Home to One of Canada's Densest Blanding's Turtle Populations!
Pictured here is NDP MPP Mike Mantha holding five endangered Blanding’s turtles that were tracked by three university researchers in an area proposed to be a quarry development.
An area of Crown Land, located near Lake Lauzon and along the north shore of Lake Huron in Northern Ontario, is the future site of a trap rock quarry. Currently, the site is a combination of lakes, rocky outcrops, mixed forest, and wetlands. Basically, it is a beautiful piece of Northern Ontario. It is home to many plants and animals with at least five Species at Risk (SAR) of disappearing from the Province (Blanding’s Turtle, Snapping Turtle, Painted Turtle, Whip-Poor-Will, and Little Brown Bat) and it is an aquatic feeding area for moose. A quarry company proposes to export the mineral potential of this product, and against the wishes of many residents, has convinced some of the local council to rezone the land to allow mining (vote 3:2 in favour of rezoning). There is no immediate need for the trap rock as there is another quarry about 1 hour drive away that can supply the need for many decades to come. Some believe that the economic benefits of jobs for seasonal workers and about $60,000 per year income for the township “outweigh” the environmental costs (the loss of habitat for the SAR, moose and other flora and fauna, potential water quality degradation, and impacts from noise, dust, and truck traffic). A Local Planning Appeal Tribunal (LPAT) can determine if the council’s decision to rezone the area is justified. The legal expense of the LPAT is a significant burden for the local residents and this GoFundMe site is established to raise capital to cover some of the costs; and hopefully, conserve this vulnerable, diverse area.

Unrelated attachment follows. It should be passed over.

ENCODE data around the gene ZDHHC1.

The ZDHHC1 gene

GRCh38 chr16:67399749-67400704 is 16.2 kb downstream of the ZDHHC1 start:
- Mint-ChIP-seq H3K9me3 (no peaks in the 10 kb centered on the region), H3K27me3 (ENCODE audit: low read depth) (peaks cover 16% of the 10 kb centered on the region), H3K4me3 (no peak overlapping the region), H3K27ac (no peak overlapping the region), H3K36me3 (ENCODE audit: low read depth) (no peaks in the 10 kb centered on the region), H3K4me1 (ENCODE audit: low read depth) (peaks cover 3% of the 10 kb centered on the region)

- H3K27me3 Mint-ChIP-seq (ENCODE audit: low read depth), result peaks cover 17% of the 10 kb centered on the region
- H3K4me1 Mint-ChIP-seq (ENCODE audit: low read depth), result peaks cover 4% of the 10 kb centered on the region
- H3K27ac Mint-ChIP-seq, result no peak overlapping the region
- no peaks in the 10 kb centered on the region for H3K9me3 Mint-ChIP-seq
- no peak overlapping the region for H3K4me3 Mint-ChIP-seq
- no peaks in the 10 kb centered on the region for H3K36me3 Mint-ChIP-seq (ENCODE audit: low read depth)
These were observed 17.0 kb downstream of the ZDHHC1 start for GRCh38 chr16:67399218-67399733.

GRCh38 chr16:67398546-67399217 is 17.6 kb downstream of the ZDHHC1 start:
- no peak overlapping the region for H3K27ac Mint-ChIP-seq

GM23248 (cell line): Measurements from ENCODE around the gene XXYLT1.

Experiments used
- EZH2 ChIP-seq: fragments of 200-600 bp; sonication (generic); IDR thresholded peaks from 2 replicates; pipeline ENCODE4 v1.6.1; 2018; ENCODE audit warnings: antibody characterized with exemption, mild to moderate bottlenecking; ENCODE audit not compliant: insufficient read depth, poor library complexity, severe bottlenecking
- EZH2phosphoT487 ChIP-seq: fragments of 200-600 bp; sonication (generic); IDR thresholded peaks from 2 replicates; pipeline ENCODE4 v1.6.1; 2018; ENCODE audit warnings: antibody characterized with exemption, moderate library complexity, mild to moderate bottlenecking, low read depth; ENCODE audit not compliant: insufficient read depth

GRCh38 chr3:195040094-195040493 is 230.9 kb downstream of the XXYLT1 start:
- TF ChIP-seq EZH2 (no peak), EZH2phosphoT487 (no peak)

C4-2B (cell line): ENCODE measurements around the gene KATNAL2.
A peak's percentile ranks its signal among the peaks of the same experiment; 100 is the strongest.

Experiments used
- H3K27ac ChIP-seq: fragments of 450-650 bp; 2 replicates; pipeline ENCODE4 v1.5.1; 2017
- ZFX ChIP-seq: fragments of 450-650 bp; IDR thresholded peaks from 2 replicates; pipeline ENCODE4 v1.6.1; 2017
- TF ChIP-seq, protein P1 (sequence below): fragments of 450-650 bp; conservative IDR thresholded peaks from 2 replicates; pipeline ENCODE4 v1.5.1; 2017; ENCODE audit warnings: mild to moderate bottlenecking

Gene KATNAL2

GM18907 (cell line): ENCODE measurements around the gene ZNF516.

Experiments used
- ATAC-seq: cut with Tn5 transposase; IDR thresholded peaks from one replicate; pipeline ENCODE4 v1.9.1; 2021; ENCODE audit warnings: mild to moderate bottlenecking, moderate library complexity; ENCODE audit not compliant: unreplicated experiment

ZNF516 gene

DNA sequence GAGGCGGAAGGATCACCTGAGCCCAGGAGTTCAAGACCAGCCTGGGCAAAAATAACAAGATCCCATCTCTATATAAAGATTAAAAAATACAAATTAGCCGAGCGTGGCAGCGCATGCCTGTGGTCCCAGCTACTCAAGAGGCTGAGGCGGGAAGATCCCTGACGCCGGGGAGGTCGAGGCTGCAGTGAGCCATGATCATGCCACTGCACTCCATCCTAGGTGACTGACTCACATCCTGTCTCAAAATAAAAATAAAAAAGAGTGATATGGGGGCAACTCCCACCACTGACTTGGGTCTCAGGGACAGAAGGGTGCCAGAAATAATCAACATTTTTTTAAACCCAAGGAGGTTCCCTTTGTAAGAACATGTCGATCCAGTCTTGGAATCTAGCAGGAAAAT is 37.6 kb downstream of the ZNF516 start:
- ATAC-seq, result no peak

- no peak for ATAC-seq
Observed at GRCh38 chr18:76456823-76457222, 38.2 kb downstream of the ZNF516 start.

University research beginning in June 2017 was recently published (Global Ecology and Conservation, 20 (2019) e00751) and reported that there is a dense population of Blanding’s turtles in the area proposed for the quarry development. The researchers captured 56 Blanding’s turtles and estimated the population to be about 80 +/- 18 with a density of about 1.84 turtles/ha, which is among the highest reported densities for the species. Critical nesting and overwintering habitat was identified and based on legislated provincial and federal recovery guidelines for Blanding’s turtle, at least 63% and at most 100% of the proposed quarry area is categorized as endangered species habitat. The quarry proposal should be rejected if the spirit of the legislation is upheld, but it remains to be seen whether science, politics, or money will prevail.
Unfortunately, not everyone shares the same desires as we do when it comes to protecting this irreplaceable habitat. Our group, North Shore Environment Resource Advocates Inc., is looking to raise about $35,000 as we have retained a lawyer to help us in our mission: to protect this critical population of Blanding's turtles and the diverse environment within and around the proposed quarry site. Lake Lauzon is located near this site. It is where many of us live, drink the water, swim and fish. We enjoy the fresh air that all of us in the area of the proposed quarry breathe. So please help us protect the turtles and leave a healthy environment for the generations of family and friends who will follow us. This is the legacy we want to leave behind. Help us do what is right! Please donate. No donation is too small! (Please note: your donation is not tax deductible as we are not a registered charity.)
Gabby Zagorski explains the research she's been doing with the Blanding's turtles of Algoma Mills.
Read our paper on these endangered turtles:
Check out this website: https://answercommunity.ca
Search for this article: Northern Ontario's turtle tussle pits scientists against quarry builders, The Globe and Mail, Monday, November 4, 2019.
- Maymar & Al Gemmell
- David MacDonald
- Thomas W. Kirby
- George Heim
North Shore Environmental Resource Advocates Inc.
Algoma Mills, ON